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PAW'S GOT RELIGION.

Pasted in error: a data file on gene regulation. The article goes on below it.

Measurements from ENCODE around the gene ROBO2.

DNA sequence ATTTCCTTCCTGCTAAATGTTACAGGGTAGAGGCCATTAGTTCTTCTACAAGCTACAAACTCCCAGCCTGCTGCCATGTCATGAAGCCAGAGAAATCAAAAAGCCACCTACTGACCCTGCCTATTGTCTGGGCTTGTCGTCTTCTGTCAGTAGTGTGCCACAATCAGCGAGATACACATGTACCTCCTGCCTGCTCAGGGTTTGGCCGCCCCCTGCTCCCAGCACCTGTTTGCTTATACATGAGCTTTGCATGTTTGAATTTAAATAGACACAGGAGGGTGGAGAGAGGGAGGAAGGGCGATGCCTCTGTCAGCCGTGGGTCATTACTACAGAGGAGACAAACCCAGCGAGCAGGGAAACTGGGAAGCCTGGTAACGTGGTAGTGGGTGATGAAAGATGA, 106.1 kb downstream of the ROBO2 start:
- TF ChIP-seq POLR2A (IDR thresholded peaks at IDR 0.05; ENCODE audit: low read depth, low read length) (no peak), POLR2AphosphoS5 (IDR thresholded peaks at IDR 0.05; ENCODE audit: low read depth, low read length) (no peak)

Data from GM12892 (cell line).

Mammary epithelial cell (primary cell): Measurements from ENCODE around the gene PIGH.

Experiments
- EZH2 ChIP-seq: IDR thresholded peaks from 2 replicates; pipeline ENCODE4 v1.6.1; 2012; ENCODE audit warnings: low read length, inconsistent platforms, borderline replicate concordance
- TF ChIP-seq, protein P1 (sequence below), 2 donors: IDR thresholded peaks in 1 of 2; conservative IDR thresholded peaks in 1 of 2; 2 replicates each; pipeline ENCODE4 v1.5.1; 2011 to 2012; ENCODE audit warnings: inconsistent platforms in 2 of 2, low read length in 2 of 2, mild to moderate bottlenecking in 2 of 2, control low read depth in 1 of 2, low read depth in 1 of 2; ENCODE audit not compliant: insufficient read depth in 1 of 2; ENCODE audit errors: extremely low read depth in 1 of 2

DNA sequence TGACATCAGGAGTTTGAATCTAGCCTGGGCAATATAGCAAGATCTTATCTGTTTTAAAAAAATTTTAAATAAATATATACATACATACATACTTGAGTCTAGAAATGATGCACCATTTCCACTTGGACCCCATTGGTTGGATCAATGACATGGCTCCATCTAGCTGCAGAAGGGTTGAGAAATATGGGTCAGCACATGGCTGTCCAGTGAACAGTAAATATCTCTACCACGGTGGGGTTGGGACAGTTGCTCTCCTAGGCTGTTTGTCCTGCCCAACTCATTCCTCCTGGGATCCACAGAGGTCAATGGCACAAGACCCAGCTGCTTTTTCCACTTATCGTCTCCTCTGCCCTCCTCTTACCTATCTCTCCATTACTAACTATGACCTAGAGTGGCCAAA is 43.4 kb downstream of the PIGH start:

Paw's rot religion. "Who's my paw? He's Judge Technique, attorney-at law; He b'lcngs to meetin' and so does maw. Paw got busted an' moved out "'.Vest To run for Congress-'f his friends - thought best; Or maybe for gov'ner-at ther request. But, Lord sakes, now don't you know 'At paw didn't have one ghost of a show, The weeds choked up his political row. They all want office out West, it seems, Old keroiudgins, boys in their teens, And babies seek office and smile in their dreams ; So maw riz up an'is'jested to pop, 'At running for oftlce want no sure crop; An' she's s'posed it was time fer him to stop. Then paw read the statutes most six weeks. An' hung out his shingle as Judge Technique, An' the court hears law w'en my paw speaks. Some people's fools; my paw's wise; He's got religion to advertise, An' sits in the amen corner an' sighs. A sly old Methody's psw Technique; A cold water Baptist, humble acd meek, ls my dear maw-one day in the week. It pays to spread out; so sister iJarire's A Presbyterian an' sings in the c'oir I'm an outsider-brand for the fire. It's a bully religion 'at my paw wears Wen he speaks in the church of his worldly cares, An' tells the brethren he needs their prayers. It's a paying religion 'at my paw sports, Whenever the brethren git into ther courts, They hires my paw to "hold their forts." So all the saints from churches three, Hires my paw w'en they disagree With wicked outsiders; catch on? See? Paw's got religion for value received, An' it's nobody's business what he be lieved; If he he'ps pay the preacher, there's nobody grieved. Paw's got religion ; paw's got wit; Paw gits revenue outener it. Things hang high w'at paw can't git. Thc True Story of a Horse. HY EMMA C. DOWD. "You must put Old Jim out cf the way before I come home !" That was the parting order of Mr. Bardwell, as he drove away to Poultney, on that dreary Xovembe r morning. The matter had been ponding fi r weeks, and, yet the words cast a sudden gloom over the household. Nobody ate much breakfast, and there was little talking. Old Jim had been the favorite family horse for years; but he was now too old to be of much use, and Farmes Bardwell could not afford to keep him through another win ter. Crops had been poor, and with Jasper in college, and Tina at boarding-school, it was all the farmer could do to make both ende meet. Mr. Bardwell was toe, merciful a man to sell tho horse, perhaps to let him be worked tc death in a few weeks or months. So he had come to the conclusion that the most humane way was to kill him outright, though it nearly broke his heart to think of it. It was not often that the farmer shirked his duty, but now he had arranged that a small bit of busi ness should keep him in Poultney all day, for he argued : . "The boys will do it easier than I could, and I shall be thankful to have it over with." John Bardwell knew that a command from his father was not to be trifled with, so after the chores were done he brought out his gun, saying, "If we must do this thing, we must I suppose, and the sooner the better. Come on, Joseph !" Joseph followed his brother to the barn without a word, but when he came to Old Jim's stall and heard his familiar whinny, it was all he could do to keep from crying, big twelve year-old boy that he was. The spot selected for the tragic scene was a henlock grove about two miles from the farmhouse, chosen because Mrs. Bardwell had said, "If I hear that gun go off, it will kill me !" So John and Joseph and Old Jim plodded across th? desolate fields toward this remott corner of the farm. The brothers were never boys ol many words, and now they wer( silent till they reached the edge of the little woodi There John, who had been stalk ing ahead, paused irressolute. H< took an apple from his pocket, aru let the horse eat it from his hand Then he buried his face for ? moment in the gray mane. '.You must do it, Joe-I can't,' he said at last, holding out th< gun. "Oh, John! No, no!" ploadet the younger boy, with a sol) in hi voice. "Well, somebody's got to, ant Isha'n't! So go ahead. You cai shoot as well as I. Only be quicl and sure about it; that's all." Joseph was naturally a tim it boy, never asserting his indepen dence, as John often did, am without another word of remon strance lie turned down the woo( path, his arm around Old Jim' neck. John threw himself on th ground and waited. It seemed long time, and then the soum came that he was dreading to hear the sharp report of his gun. With ; groan he covered his ears with his hands. Joseph said nothing when he returned, and John could not bring himself to ask any questions. They were half way home when the younger boy lagged behind. "What J s the matter?1 ' asked John. "I am so tired," said Joseph ; "and my head has ached all this morning." He looked really ill, and with out more ado John took him on his back, saying, "I am strong enough to carry two of you," and thus they reached home. That was the beginning of a long sickness for Joseph, and it was the last of March before he was able to be out-of-doors again. On tho day following the sorrowful little journey to the hemlock grove, there had been a heavy snowfall, and the ground had been covered all winter. One day, near the first of April, Joseph was missing. Nobody knew where he was. At last John discovered tracks in the snow leading off toward the evergreen wood, and he started to follow them. But he soon came to a sudden halt as he looked ahead. There was Joseph, and-could he believe his eyes?-there was surely Old Jim walking at his side ! How well he knew thc white foot, and the white star in the forehead! John bounded forward, and in a moment was covering Old Jim with tears and caresses, while the horse whinnied and rubbed his head against the lad's shoulder. "Oh John!" cried Joseph; "I couldn't kill him that day, so I just tied him with a little string, and shot the gun into the air, and there he has lived all winter, and pawed away the snow to get the grass;and-oh, do you suppose father will care?" "Care!" echoed John. "He has said moro than once that he would give anything to have him bad: again. Why, ho will be the happiest man in town." And Old Jim lived on oats and bread and butter and sugar and kisses the rest of the day, and for years afterward dwelt in comfort and happiness on the old Vermont farm.-Harper's Young People. The French Broad* The French Broad River, ' although it has but few claims, to celebrity, size or importance. 1 has a beaut}' all its own and is ? well worthy of mention. Rising ' in the Blue Ridge Moutains of North Carolina, celebrated for their pricturesque and magnificent scnery, it pursues a winding course for about 100 miles and then mingles with the waters of the Ohio. The spirngs that give it life are situated in the wildest re cesses of the mountains still known to sportsmen as the haunts of the bear and deer. For the first fifteen miles of its course it is an ideal trout stream, with waters clear as crystal and cold as ice. The early spring is the proper time to'visit this portion of it, for then its beauty baffles description. During the month of May the mountain laurel and wild rhodod endron are in full bloom, and as the banks of the stream are fringed with them the dark green leaves of these shrubs, their pink blossoms and the sparkling water create a picture so lovely that no eye could fail to be charmed by it. But after rushing through many a mountain gorge, some of which are so narrow and deep that the light of day never penetrates their gloomy solitudes, the French Broad reaches the valley below and there its character undergoes a complete change. It is trans formed, as if by magic, from a roaring torrent to a peaceful and slow moviDg river. Its banks are ni longer clothed with dense forest and almost impenetrable thicket, but covered with well kept fand prosperous farms. One could scarcely believe this broad stream with hardly a ripple upon the surface of its placid waters, to bi the same that a few miles bael came leaping down the mountiir side, creat'iig many * a minaturi waterfall and cascade in its de scent. However, sad to say, the Frene! Broad boon loses its picturesqui aspect, for the charm: ng mountair stream deteriorates into a muddy sluggish river, and the country through which^it flows, although highly cultivated and fruitful does not bear comparison with th< rugged grandeur of that abov< described as embellishing the firs few miles of its course. Happy at Last. Bishop Williams ol Connecticut i s celebrated as a raconteur. H< tells of a Canadian lady who foi years lived unhappily with he; husband. The man was a good easy-going fellow, but his wife'i tempei was ungovernable, and al length drove him into a prematuri grave. At his death his wife seemed to feel great remorse for the past, and deep mourning and constant weeping bore testimony to her grief. Some months after the funeral she went to a spiritualistic medium and was placed in communication with the spirit of her departed spouse. A long conversation followed, during which she asked : ''Are you happy now dear husband?" "Oh, very happy,"|ne answered. "Happier than you were in thia w*rld?"| she asked. '*A thousand times," was the reply. "I'm so glad," she said ;j"and where are you darling?" "Oh, I'm in h-ll," came the reply. Proverbs of Youth. Toothache is worst just before school time. It disappears about 9:30 a. m. It is injurious to a boy's health to carry a scuttleful of coal up two flights of of stairs ; but a football game many be indulged in for several hours without harmful fatigue. Sweeping is bad for a girl's back and arms; but dancing all the evening is good exercise. Whittling is a recreation ; but picking up the chips makes the back acho. Never study at night. It is bad for the eyes. But one may read fairy tales until midnight with profit and pleasure. A weary child should never run errands after school time ; but he may go a-skating until 6 o'clock, for skating is healthful. Practicing scales on the piano should be avoided. It makes mamma's headache worse. But a real jolly pillow fight up stairs may be indulged in if tho thumps are not too frequent, Blacking one's boots is dirty work; but playing mumble peg is only fun.-Harper's Young People. A. VALUABLE PRK8KNT. A Year'H Subscription to a Pop ular Agricultural Paper Griven Free to Our Readers. By a special arrangement with the publishers we are prepared to furnish free to each of our readers a year's subscription to the popu lar monthly agricultural journal, the AMERICAN FARMER, published at Springfield and Cleveland, 0. This offer is made to any of our subscribers who will pay up arrear ages on subscription and one year in advance, and to any new sub scribers who will pay one year in advance. The AMERICAN FARMER enjoys a large national circulation, and ranks among the leading agri cultural papers. By this arrange ment it cost you nothing to receive the AMERICAN FARMER for one year. It will be to your advantage to call promptly. Sample copies can be seen at our office. Yh? Deooratir? Ctmte. Under the rule and inspiration of the art- decorator, a curious confusion and introversion of ideas has come to pass. Instead of a room being the reflection of the person who mostly lives therein, (which should make the sight of a roora, even more th? that of a person's friends, he a true index of character), the room is now looked opon as the niling guide. The owner most live np, dress up. to the room; she must try to harmonize with the room instead of her roam being brought into harmony with her. lin i fact, she is like a person who has bought : * particular picture frame and muBt . strive to find some picture that will fill ! it fairly weil. A woman's room should be her frame, which complotes and perfects the picture ; of her individuality; bot in tho schemes of the art decorator she is ft mere acci dent of no account, and he would design a pompadour boudoir for Lady Macbeth or a Greek music room for Becky Sharp, wherein to sing Yvette Guilbert's latest success to the Marquis of Steyne, with out a qualm ruffling his serene self sat isfaction; The genre atelier was one of the modes of this erare for domestic decoration, which was perhaps the most ludicrous, when estimable souls who knew- no more of painting than a cat does of ? ease of pistols thought it neces sary to establish easels about their rooms, and even went so far as to hang palettes ready "set" for pointing on their walla -National Review. Th? 8peed of JSter?tort. With the modern elevator almost any speed desired can bo obtained; it all de pends on the power used and tho dis tance traveled. In a building which has ? shaft cf 2oO feet ft speed of from 850 to 1,000 feet ? minute caa be obtained. On a rise of 150 feet it ia easy to get a speed of 750 feet per minute with . weight of 1,000 pounds aboard the elevator. Kn New York the fastest elevators are in the Union Trust company's building on Broadway, near Wall street. They shoot np or down, carrying 3,000 pounds, at a speed of 600 feet ft minute. When tested with lighter weights they have traveled from 800 to 900 feet in a minute. But the average speed of elevators in office buildings in and around New York is 300 feet a minuta It ie best adapted for work, and experience has demon strated that more passengers can be car ried daily in ft ear going at that speed in the ordinary large building than any other. The increase in the size of ele vators is in keeping with improvement in other directions.-Chicago Journal of Commerce. An Incident ID aa Kngine*r'g Life. Far, far down the track is a dark spot, over which hovers a great cloud. Tbs engineer sees it, hauls out his watch, glances at it. then resumes the business of looking out of the window. He was to meet an east bound freight nt that point. He did not know if the switches were in place; he did not know but the passen ger train would dash into that freight and the death of many people follow. There was no way for him to know ex cept that it was the duty of his fellow employees to see that the switches were right He did not slacken his speed. Rapidly the huge mogul on the side track loomed up. A roar and a dash and No. 57 flew past the waiting freight, passing within three feet-Chicago Ti wi <vi. HORSES FOR FIRES. SELECTING ANO TRAINING ANIMALS FOR FIRE ENGINES. C-M arable Patience and a Period of About a Month It Needed for Baw Re cruit?-Thc Boree Plays an Important Part at Every Fire la a Bl? City. Of the praise which has been showered upon the New York fire department for the excellence of its system, the splendid animals that haul the heavy engines and tracks have their share. Any one who had watched one of the crack engine companies tearing through the street in response to an alarm cannot have failed to notice how the horses strained every t?asele to cover the distance as quickly as possible, with scarcely a touch from the driver's whip. Some of the horses show an almost human intelligence in the quickness with which they respond to the alarms sounded by the big gongs. Nowhere can that be seen better than in the house of Engine 1, at Chambers and Center streets, where two horses, Jo and Charley, hold the record for the quickest time in getting into harness. Horses and men have to show off fre quently for the benefit of visitors. The foreman sounds the gong in one of these exhibitions, but does not release the horses at once, as the regular alarm does by electrical apparatus. The two big horses, whose stalls are on either side of the engine, strain at their halters and jump in ?heir eagerness to get to their places. The moment the foreman ro ldases them by touching an electric but ton they spring forward and duck their heads under the collars suspended with the rest ot* the harness from the ceil ing and ready to be fastened about their necks. Sometimes the foreman snaps the col lar beforehand to test the intelligence of the horses. Then Jo and Charley poke their heads through the closed collars and struggle until they get their heads through thom. At an actual alarm of fire tho horses will start on the instant, and they vie with the firemen in their eagerness to got to the fire. AN IMPORTANT ANIMAT? It is plain that the horse plays just as necessary a part tn the autonomy of the lire department as a human member. The more intelligent tho horse is the quicker the engine or truck which he is helping to haul will \H> at the scene of a ?ira Horses that enter into the spirit of the work as heartily as the firemen aro al most invaluable, for every moment saved frequently counts for much in saving rife and property, it follows that the training of thc horses which are added every year to the department is ns im portant as the training of the firemen, who must leam to handle the hose, ax and scaling ladder with expertness. Al though that branch of tho service ia heard of Keldom by the general public. Chief Bonner gives it tho strictest atten tion, and the recruits in horseflesh have to go through an ordeal just as severe as that which their human allies must un dergo. The training stables in West Ninety ninth street are in a quiet neighborhood and tba new building is used also as the department's horse hospital. Foreman Joseph Shea', who is also Dr. Shea,' has charge of the stables. He was grad uated as a veterinary surgeon and has bean connected with the department for eleven years. His position is one of the most important in the department. He looks after all the sick horses in the engine houses, and is kept busy at the hospital with the horses laid up there. He buys the green horses for the depart ment, accepting them only after they have shown their ability to do the work required. The commissioners allow $300 for the purchase of each horse, and Dr. Shea makes his selection from the big bunches of western horses in the Bull's Head market. He always selects a horse of good size, generally blocky, with plenty of muscle. The home that has speed and strength in good proportion is the horse that Dr. Shea is looking for constantly. TRAINING NEW HORSES. There are 800 horses in active service in the department, and about fifty re cruits have to be added each year. They usually go np to the Ninety-ninth street stable on trial, half a dozen at a time, and Dr. Shea has a month in which to accept or reject any one or all of the lot In that time he can tell whether the horse is likely to be of any value. As soon as the green horses arrive they are housed comfortably in the third story of the stable. Three roomy box stalls are there, too, and their doors indi cate hard usage. "Some of those green horses," one of the stablemen said, "don't seem to know anything else bat how to kick, and they do that with a vengeance." All of the new recruits do not take kindly to their new quarters and still less to the training. In the ground story the green horse gets his first lesson. He is usually four or five years old and barely broken to harness. A part of the story is partitioned off for atender or hose cart Tho customary big fire gong is on the wall, and all of the alarms from Morrisania to the Battery are sounded. In stalls beside the tenders the raw recruits are broken in, two at a time. At first they most become accustomed to the sound of the big gong. Most horses are so confused by the clanging that they are absolutely intractable for awhile. Some never get accustomed to the noise, and these are rejected. In the course of a day or two the average recruit begins to understand . that it bears a very close relation to his movements.-New York Sun. Or. Holland'? Advlee. After J. G. Holland's woman lecture in a New England town, where emanci pation had been embraced to a consider able extent, a young lady who was en gaged in the study of medicine said to him, "Doctor, what you say is very good for women who have husbands and chil dren, but what do you say to those of na who have none?" "I say get them," answered the doc tor. Meaelee More Fatal Than Influente. The mortality from measles exceeds anything that can thus far be directly attributed to influenza. It appears that over 13,000 deaths from measles occur annrp'', in England and Wales, and the mi jf mortality has greatly increased oaring the last decade. Why do we take no account of it? Because, 1 sup pose, measles is most fatal to infants, whereas influenza chiefly carries off the aged. We all of ns expect to grow old, but we can none of us hope to be yoong again. Yet the life of a healthy infant is of more value than that of a sexage narian who hos not strength to combat the influenza microbe.-London Truth. An Unique Tum-tummtr. The finest guitar in Portland belongs to a lady who thirty years ago took les sons of Anguerra, of Boston, who ?vas one of the best guitarists in the world. Under his supervision this guitar was made for her after an old Spanish model. There are very few like it in thin coun try. The box part is curved. It was made of rosewood that had been sea soned for 100 years. It is consequently now 130 years since tb? tree was cut. Bangor Commercial. OPEN. TIME. Opon, Time, and let bim pa? Shortly where his feet would bal Like a leaf at Michaelmas Swooning from the tree. Ere ita boor, tba manly cai nd Trembles ia a ?ara decrease. Nor the body now caa fiad ?ny bold on peace. Take bim, weak aad overworn Fold ubout bis dying dream Boyhood, and the April mont. And tba brawling stream. Weather on a sonny rids?. Showery weather, fa.* from beret Under some deep ivied bride* Water dancing clear. Wattr anice: to orces and part (Gold?a light on silvery ?oandj. Weather that was next bi? heart AU the world around. Soon opon his vision break "3 These, In their remembered bloat Be shall toll no more, but waka Young; in air be knew. Be has done with roofs and men. Open, Time, and let him pass, Vague and Innocent agata. Into country graasl -Loots? Gu loo y ia New York Independent. Macaulay's Pawer. Impressions axe conveyed in writing by appeals to the imagination of thc reader. The successful writer brings a picture before the mind, and the related knowledge may be like the frame to set off the picture, or like new rays ol Mght thrown upon the canvas to give it vivid ness. The value of this related knowl edge is well illustrated in Macaulay's description of the trial of Warren Hast ings. He throws upon the description the light of his vast erudition. He stim ulates the imagination by all these aide lights, enchaining the attention, so that we see as in a picture that brilliant as semblage, and we aro filled with admira tion of tho aeons. He conjures rap the historian of Rome and the eventful history of the eternal city; be reveals his acquaintance with art in his happy allusion to Reynolds, and his acquaintance with the recent achievements Of literature in his famil iarity with the researches of Parr, at that time famous: he displays hilt knowledge of the inner workings of society and the intrigues by which thruues are shaken und dynasties are overthrown iu his reference to the salon of Mrs. Montague and the fair haired daughters of the house of Brunswick, and he shows his appreciation of the drama by recalling Siddons, who, "iu the prime ot her majestic beauty, looked with emotion ou a seen? surpassing all the imitations of the stage."-Educa tional Review._ lu a Fra* Dispensary. "It's really a strange thing to tue,* said one of tho staff at a hospital dis pensary, as a jeweled hand reached in at the little window of the drug store to take the bottles of chanty me? lie i nc* and thrust them in the folds of an ex pensive coat: 'it really is a strange thing to mt how a person as well off in worldly goods as that young lady ap parently ia, van humble herself enough to apply in the oat ward of a dispensary for free treatment and free medicine, when she is well able to pay for it else where. It's not uncommon, bless you, no indeed. Here comes another. Now listen and you ll learn something. * Going over to the drug window he said to another well dressed young woman who presented her order and a bottle: "This bottle isn't large enough, misa.'' "Well, 111 have to go away and get another." "We'll sell you one for five cents if yon wish," said the drug manipulator. "No. 1 guess I'll come later in the day," replied she, and turning left "Won't even pay five cents for a bot tle," mused the doctor, "and that teens is getting so common that Fm almost getting used to it."-Philadelphia Press. Danger In Stemming Flower?. Bad effects at times attend the stem ming of flowers; that is, the addition of wisps to short cuttings to make needed lengths in constructing bouquets or large forms of decoration. In this work, thin, threadlike wire is used for binding the lengths together. This wire is in pieces about six inches long and nearly as sharp as needles. In fast work the points are likely to run under the finger nails or enter tho muscles of the hands. As they are more or less rusty, an acci dent with them calls at once for the lo tion bottle and wrapping rags, or per haps poultice or salt pork applications later. In response to a question, an old florist remarked, "I don't know that any one ever suffered lockjaw from these wounds, but I've teen a good many chaps' jaws loosened pretty well to give vent to unprintable expletivos called forth by these harrowing? tiny ataba." Hew York Tribune. Woman's Cariosity. Aa good ah instance of New York wit as can be found is told about the staff of the Roosevelt hospitpl A dangerous operation was being performed upon a woman. Old Dr. A-, a quaint Ger man, full of kindly wit and professional enthusiasm, had several younger doctors with him. One of them was adminis tering the ether. He became so inter ested in the old doctor's work that he withdrew the cone from the patient's nostrils, and she half roused and rose to a sitting posture, looking with wild eyed amazement over the surroundings. It was a critical period and Dr. A-did not want to be interrupted. "Lay down dere, vornan," he com manded gruffly. "You haf more curi osity as a medical student" She lay down and the operation went on.-Nsw York Recorder. Th? IJ?t>> '? Vir?t Word*. Mary, the nurse girl, cornea in from a walk in the park, carrying the pride of the family, a young gentleman whose age amounts to some fourteen months. "Oh, ma'am, little George spoke this afternoon for the first timer "Really; what did he say?" "Why, when 1 was showing him the animals he made me stop before the cage of monkeys and, clapping bis little hands several times, he called out, 'Oh. papa.1 papa!' "-New York Herald. Tba Heart Bests Eight Hoar? Every Day. That wonderful piece of mechanism, the heart, appears to work continually day and night, from birth to death, bot in reality there are short pauses or rests between each beut, which, though mi nute in themselves, mount up in the ag gregate to eight hours out of every tweo ty-f our. These short pauses enable the - heart to repair the waste which constant work entails and without which resta it j would break down.-Brooklyn Eagle. Why the Wren U Kia?. The wren is chased every St. Stephen's Day on account of it betraying the Sav iour by chattering in a clamp of furze where he was hiding. It is called the "king of all birds." because it oou'-ealed itself beneath the wing of the eagle when that lordly bird claimed supremacy by soaring highest "Here 1 am." said the wren, mounting above the eagle's head wheu the latter could go no higher. Irish Times What the Teacher Lacked. The teacher who took tho opportunity to clean her I nger nails while keeping a pupil after school to berate ber for draw ing a comb . trough her bangs during school hours has something to leam of the consistency of things.-Good House keeping. JEORGE B, LAKE, - AGENT FOR - The MUTURAL LIFE INSUR ANCE CO., of New York. The largest and best Life Company in the world. rVgent also for the following Fire Companies : HOME, of New York. jREENWICH, of New York. HAMBURG-BREMEN, of Ham burg, Germany. LANCASHIRE, of Manchester, England. 3T. PAUL-GERMAN, of St. Paul, Minn. MECHANICS and TRADERS, of New Orleans. TRAVELERS ACCIDENT INS. CO., of Hartford, Conn. In the rear of the Y. M. C. A. Hall I have opened a Beef Market where I will be prepared at all times to serve the public. FRESH BEEF, PORK, SAUSAGE and MUTTON. Give me a call. HERE'S BOTTOM Corn, in lots, 65c. Bacon, 500 lbs, fi?., c. Meal, in 5 g'k lots, $1.30 pr s'k. Hav, $1.20 per hundred. Bran, $1.20 per hundred. Gran. Sugar, ?0 lb.?, to dollar. C. O. Molasses. 18c. by barrel. Magnolia and Ki uga ti Hams. Ga. Ratchet Plow Stocks, 90c. Harman Plow Stocks. $1.50. D. B. Stock, complete, $1.85, 35 Dowlaw Cotton Planters, ?1.50. Full lot Building and Plantation Hardware. Nails, basis, *2..">0 p"?- keg. Counting the freight, which is 6c. per bushel on corn, Ile. per sack on meal, 3c. per gallon on molasses by bar rel, $2.20 per ton on hay, etc.. etc. Yon can buy as well in Edgelield aa Au gusta. Come in and see, we have a big stock. E J. NORRIS. Strayed or Stolen. From my premises on Monday night, the ?1st inst., a dark bay horse Mule, seven years old, of medium size, hav ing peculiar eyes. I am willing to pay for any information which will cause me to Hud him. A. C. OUZTS, Celestia, p. O., Edgefleld Co. Riiiid yaralie Railroad Co. SOUTH CAROLINA DIVISION. Condensed Sehedale, in effect January 17, 1S02. Trains run by 75th Meridian Time. SOUTHBOUND. Ves.Lim No. r?. Dally No. 9. Daily. No. II. Daily. Lv New York.. 4.30rM 12.15nt 4.30PM " Philadelphia 8.57 " 3.50AM 6.57 M Baltimore... 9.45 " 6.50" 9.45" M Washington.12.00 " 11.10" 11.20 " " Richmond... 3.20AM 3.00PM 3.00AM M Greensboro.. 7.09 " 10.25 " 10.20 " " Salisbury... 8.28 " 12.28AM 1 2.05PM ? Charlotte j 9.35" \j?uu " Rock Hill. 3.03 " 2.43 " * Chester. 3.44 " 3.28 " u Winnsboro. 4.40 " 4.20 " Lr n?i"mK;? S 6-07 " 5.50 " v Columbia j . G 25? 6 05 H ? Johnston. 8.12 " 7.53 " .Trenton. 8.28" 8.08" ' Graniteville . 8.55 " 8.36 " 'r Augusta. 9.30" 9.15" " Charleston. 11.20 " 10.05" "Savannah. 6.30" 6.30" NORTHBOUND. No. 12. Daily. No. io. Daily. Lv Savannah.. 8.00AM 6.40PU " Charleston. 6.00 " 6.00 ' "Augusta... 1.00PM 7.00 4 u Graniteville 1.32 " 7.55 4 " Trenton.... 2.00 " 8.38 4 ?Johnston... 2.13" S.52 " ''Columbia.. ' 4'?? " ,0'40 Ves.Lim. No. 3S. Daily. LT^V.UUIUS... J410 U 1050 ^ . " Winnsboro. 5.37 " 12.26AM . " Chester.... 6.30 " 143 U . " Rock Hill .. 8.07 " 2.03 ? . f l Charlotte.. j ? Jjg ? MOni "Salisbury... 9J55 " ?36 '10.34 " " Greensboro. 11.38AM 10.30 412.00 " Ar Richmond.. 7.40 " 5.30PM . 4 Washington 10.25 " 9.46 " S.38AM " Baltimore.. 12.05PM 11.35 U 10.08 " " Philadelphia 2.20AM 3.00 " 12.35PM 3 New York.. 4.50" 6.20" 3.20" WHY 13 THE W. L DOUGLAS S3 SHOE CENTLl^MEN THE 8I8T SHOE IM THE WORLD FOR THE HONEY? It ls a saaralea? shoe, with no tacks or wax thread to hort th? feot; ma?e of the best ana calf, stylish ?nd ?aar, and **cau*e to? make more ?hot? of this Brad* than any otter manufacturer, lt eo>u?s hand .awed shoes eostlnc from ??.00 to ?5.00. CC OO tiena loe llnnd.se wed, the finest c?lf ?7*7s ?ho? ?Ter offered for $3.00; equals French imported shoes which cost from Ul to $1100. CA .. Hand-Mawed Welt Shoe, fine calf. stylisa, oomfortabU and durable. The best tao??rar offared at thia price ; same grado os cus tom-made shoes cos tl n g from $8.00 to $9.00. (4M Pal le? Shoei Partners, Railroad Han vvj susd Latter Carriers all wear them; nnocalf, Marni???, ?mooth Inside, heavy three solea, exten sion edee. One pair will wear a year. .A 30 lae ('?If i no better shoe over offered at r^?hn thia price: one trial will convince those < o want a ?ho? for comfort and service. .AO 38 end S$.00 Workingman's ?hoe? aPsBa ?re very strong nnd durable. Those who have fl von them ?trial will wear no other make. DAW?I 82.00 and 81.73 school shoes ara worn hythe boys everywhere; they soil on their merits, aa tho Increasing sales show. ? ?BHIA?3 83.00 Ilnnd-NCtvod shoe, best ?AU I ?J O Dongola, ver/styllsli; e<|iiaU Kreuch Imported shoes costing from $1.0? to t6.CU. Ladle?' 2.30, 82.00 nnd 81.73 sho? for Kisses are the best fine Uungula, sty Uah and durable. Caution.-See that W. L. Douglas' namo and price aro stamped on the bottom of each ?hoe. . OT"TAKE NO SUBSTITUTE..^ aJAslston local advertised dealers supplying yon. W.I* DOUGLAS, Brockton,Mmm?.t?ltt?t J. M. COBB, EDGEFLELD, S. C. Call at Ono?, And get first-class choice of those beautiful French Sateens, only 15c. a yard, at W. H. T?KKKB & Co. IF YOU ARB LOOINKG FOR POPULAR PRICED, STLISfl, WELL MADE CLOTHING. We with all sincerity recommend you to call when in August?, and see the immense stock of I. C. LEVY & CO., Tailor Fit Clothiers. AUGUSTA., - - GA. GEO. R. LOMB?RD~& COMP'Y, MACHINE, BOILER and GIN WOKS MILL, ENGINE mi GJN SUPPLY HOUSE AUGUSTA, - - - GA, Is the place to get Machinery and Supplies and Repairs at Bottom Prices. 50 New Gins and 62 New Engines in stock. If you want a First-class COTTON GIN at Bottom Prices write for a New Catalogue and Reduced Prices of IMPROVED AUGUSTA COTTON GIN. See the extra tine recommendations of last year's work. Mention THE ADVEBTISRB when you write. jly301y OUR MOTTO, "QUICK SALES AND SMALL PROFITS." AUOUSTA, - -AGENTS FOB THE BEST IN THE MARKET. CARRIAGES, BUGGIES, ROAD CARTS, HARNESS, SADDLES, TRUNKS, VALISES, BUGGY PAINTS VARNISHES, LEATHER, SHOE FINDINGS ( 949 Broad St., ( REPOSITORY, ] FACTORY, I 914 Jones St.. ( 946 Jones St. ( THE BEST, CHEAPEST, AND MOST RELIABLE HOUSE rr 2 ? fe ba W .Hbf . t CD 0 ?f > J o PH in a * 0 U .H ^ o_) OP p CC 4^ CO Ofl-P c3 co bD-p ,H g H ? c3 c3 c ? - Co CO ? ? J c? K> <D _ .S Pf? Q o 0 % m u ?PH r-I ce bjo'd d c? pqGQ o rj C ? PH g S o M 2 i-I S a? rn ^3 r-i ? ?J L. JOHNSON, PRKSIDKXT. W. H. WILLIMS, S?PKRINTKNDKXT CHS. F. DEGEN, General Manager and Secretary and Treasurer. THE AUGUSTA L MANUFACTURERS OF Lumber, Laths and Shingles, Doors, Mouldings, Blinds, Sash, ALL KINDS OF Dressed Lumber and General Building Material, Office, Factory and Yard, Adams, Campbell, D'Antignac and Jackson streets, jlLusrii?ta, Ga,